C:\Program Files (x86)\Microsoft Visual Studio\Shared\Python36_64\Lib\idlelib\idle.py-r “$(FULL_CURRENT_PATH)”

C:\Program Files (x86)\Microsoft Visual Studio\Shared\Python36_64\Lib\idlelib\idle.py-i “$(FULL_CURRENT_PATH)”

C:\Program Files (x86)\Microsoft Visual Studio\Shared\Python36_64\Lib\idlelib\idle.py “$(FULL_CURRENT_PATH)”

I uninstalled the Microsoft Visual Studio version, thinking it was the problem and went with the version from Python.org. I found another video, explaining how to use the Plug-ins for Notepad++ and the programming of a macro. I programmed the macro with the following path;

NPP _SAVE
cd "$(CURRENT_DIRECTORY)"
C:\Python\python\new 1.py "$(FILE_NAME)

and that didn’t work…

I got an error message stating that I couldn’t save in Python, I didn’t have permission. That doesn’t make sense. I am the owner/administrator and only user on my computer. I tried this next, since I did have permission to save here;

NPP _SAVE
cd "$(CURRENT_DIRECTORY)"
C:\Users\Christopher\Documents\new 1.py "$(FILE_NAME)

If the file I am creating isn’t actually supposed to be saved in the Python folder, or a sub folder of python, then none of the file paths I was instructed to use make sense. Either I am getting bad information, or the information doesn’t fit my OS and Python version. I find it all a bit dizzying. I was hoping for an experienced coder to help me understand these confusing things. I am using Windows 7 Pro x 64 and Python 3.6.4

Any help you could offer me beyond, “you think I will figure it out”," I should be able to figure it out", or “I have to get lucky enough that, another individual with my exact problem ands circumstances, inquired and got a correct answer, and should have to find it in a public forum somewhere”, would be much appreciated.

As for the advice about using Python for GUI’s, I really appreciate where you are coming from. From what I have read, and a few other programmers I have conversed with have told me that, Python or Java tend to be easier to learn with, than any of the C languages. I was trying to get a good basic education as a programmer, before jumping into complex things. They also say that the C languages are better for GUI’s and more for efficient data processing.

I realize that I am perhaps seemingly contradicting myself, by wanting to build a GUI, for my first project. I plan to start small, with a basic file parser. I was hoping that by learning to import files and export files, I would be able to graduate up to importing other programs into the GUI, that then do calculations and export data, for further analysis and then eventually, create a free standing program that can do all of the importing, exporting, parsing, analysis and then storage and retrieval.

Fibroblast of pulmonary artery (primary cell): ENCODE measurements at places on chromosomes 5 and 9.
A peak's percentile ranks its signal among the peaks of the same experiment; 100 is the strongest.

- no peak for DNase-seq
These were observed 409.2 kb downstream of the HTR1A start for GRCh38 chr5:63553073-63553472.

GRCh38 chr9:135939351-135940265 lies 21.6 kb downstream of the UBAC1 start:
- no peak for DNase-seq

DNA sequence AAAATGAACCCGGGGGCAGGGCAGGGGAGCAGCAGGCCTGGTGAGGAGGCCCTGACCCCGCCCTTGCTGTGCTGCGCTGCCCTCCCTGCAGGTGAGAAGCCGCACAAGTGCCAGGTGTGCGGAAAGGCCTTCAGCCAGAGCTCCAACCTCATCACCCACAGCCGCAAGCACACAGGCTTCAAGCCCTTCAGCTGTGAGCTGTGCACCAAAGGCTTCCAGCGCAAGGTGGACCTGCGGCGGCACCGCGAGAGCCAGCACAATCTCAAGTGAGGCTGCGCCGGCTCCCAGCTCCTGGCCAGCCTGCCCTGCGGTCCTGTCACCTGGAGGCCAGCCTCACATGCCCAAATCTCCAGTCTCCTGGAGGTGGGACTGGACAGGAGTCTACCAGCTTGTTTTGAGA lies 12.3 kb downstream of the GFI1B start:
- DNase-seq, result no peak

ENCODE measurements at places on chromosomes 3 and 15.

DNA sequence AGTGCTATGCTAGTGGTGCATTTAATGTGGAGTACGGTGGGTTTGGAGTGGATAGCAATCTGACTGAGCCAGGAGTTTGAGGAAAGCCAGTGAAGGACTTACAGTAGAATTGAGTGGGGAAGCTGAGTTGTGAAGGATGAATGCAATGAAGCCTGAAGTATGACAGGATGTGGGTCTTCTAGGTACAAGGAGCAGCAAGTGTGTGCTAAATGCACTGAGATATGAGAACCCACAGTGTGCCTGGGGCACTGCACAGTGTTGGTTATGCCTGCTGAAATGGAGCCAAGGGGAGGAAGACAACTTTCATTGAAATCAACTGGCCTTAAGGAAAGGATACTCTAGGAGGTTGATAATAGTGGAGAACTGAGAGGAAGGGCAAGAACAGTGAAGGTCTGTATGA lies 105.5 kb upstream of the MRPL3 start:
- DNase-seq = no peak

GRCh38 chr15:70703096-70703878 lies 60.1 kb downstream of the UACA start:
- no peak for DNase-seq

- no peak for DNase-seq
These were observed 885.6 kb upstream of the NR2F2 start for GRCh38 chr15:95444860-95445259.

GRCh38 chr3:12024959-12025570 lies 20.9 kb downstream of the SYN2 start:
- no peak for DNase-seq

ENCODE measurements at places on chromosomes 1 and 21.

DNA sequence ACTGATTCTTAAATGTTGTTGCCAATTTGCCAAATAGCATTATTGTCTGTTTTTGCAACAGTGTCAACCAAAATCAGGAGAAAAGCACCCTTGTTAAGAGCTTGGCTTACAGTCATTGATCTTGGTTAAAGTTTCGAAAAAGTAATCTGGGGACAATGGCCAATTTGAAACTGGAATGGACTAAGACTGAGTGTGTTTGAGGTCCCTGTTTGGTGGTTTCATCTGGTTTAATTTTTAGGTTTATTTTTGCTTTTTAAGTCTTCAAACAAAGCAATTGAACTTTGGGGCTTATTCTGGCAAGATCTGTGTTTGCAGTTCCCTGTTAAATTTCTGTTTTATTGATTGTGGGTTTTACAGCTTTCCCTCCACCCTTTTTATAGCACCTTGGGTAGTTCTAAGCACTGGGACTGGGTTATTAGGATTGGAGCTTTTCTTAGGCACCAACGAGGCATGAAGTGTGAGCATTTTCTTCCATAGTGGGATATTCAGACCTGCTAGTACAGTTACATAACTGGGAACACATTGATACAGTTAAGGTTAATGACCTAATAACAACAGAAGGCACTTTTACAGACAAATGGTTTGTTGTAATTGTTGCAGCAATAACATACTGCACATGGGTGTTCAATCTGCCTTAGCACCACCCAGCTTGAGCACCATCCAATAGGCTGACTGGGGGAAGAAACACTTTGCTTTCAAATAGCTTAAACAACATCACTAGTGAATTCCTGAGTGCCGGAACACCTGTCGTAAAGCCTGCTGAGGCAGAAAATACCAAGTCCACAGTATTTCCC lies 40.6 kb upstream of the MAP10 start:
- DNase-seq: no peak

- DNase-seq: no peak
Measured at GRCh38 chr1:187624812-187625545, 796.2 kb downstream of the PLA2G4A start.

I have learned that I can do this in chunks. I have also learned that I can use more than one language to write a program. Who knows, maybe once I get a program written in Python, I may attempt to rewrite it in other languages, until I find one I like or that functions best. Another thing that attracted me to Python was that it is sort of imperative and declarative. I could see the need to understand both types of languages, to eventually do what I want. I was interested in a versatile language that I could grow with. Python seems to be it.


#4

There are tons of code editors and Python IDE’s for whatever you want.

Most popular code editors

  • Atom
  • Sublime
  • Visual Studio Code

Most popular Python IDE’s

  • Rodeo
  • PyCharm
  • Jupyter Notebook (not a IDE at all)
  • Spyder

#5

The interactive shell is a gateway to the CPU. Commands are executed immediately. Click the File menu and select New window That will open a text editor. Write, save and run code from there.

>>> def foo(bar):
	return "foo" + bar

>>> def bar(foo):
	return foo + "bar"

>>> foo('bar')
'foobar'
>>> bar('foo')
'foobar'
>>> 

These functions are in memory until the next restart of the shell (or close). We can construct the namespace from the command line, if we so choose. It’s how we can theorize code, by watching it run immediately, by which we see the errors thrown and logic flaws.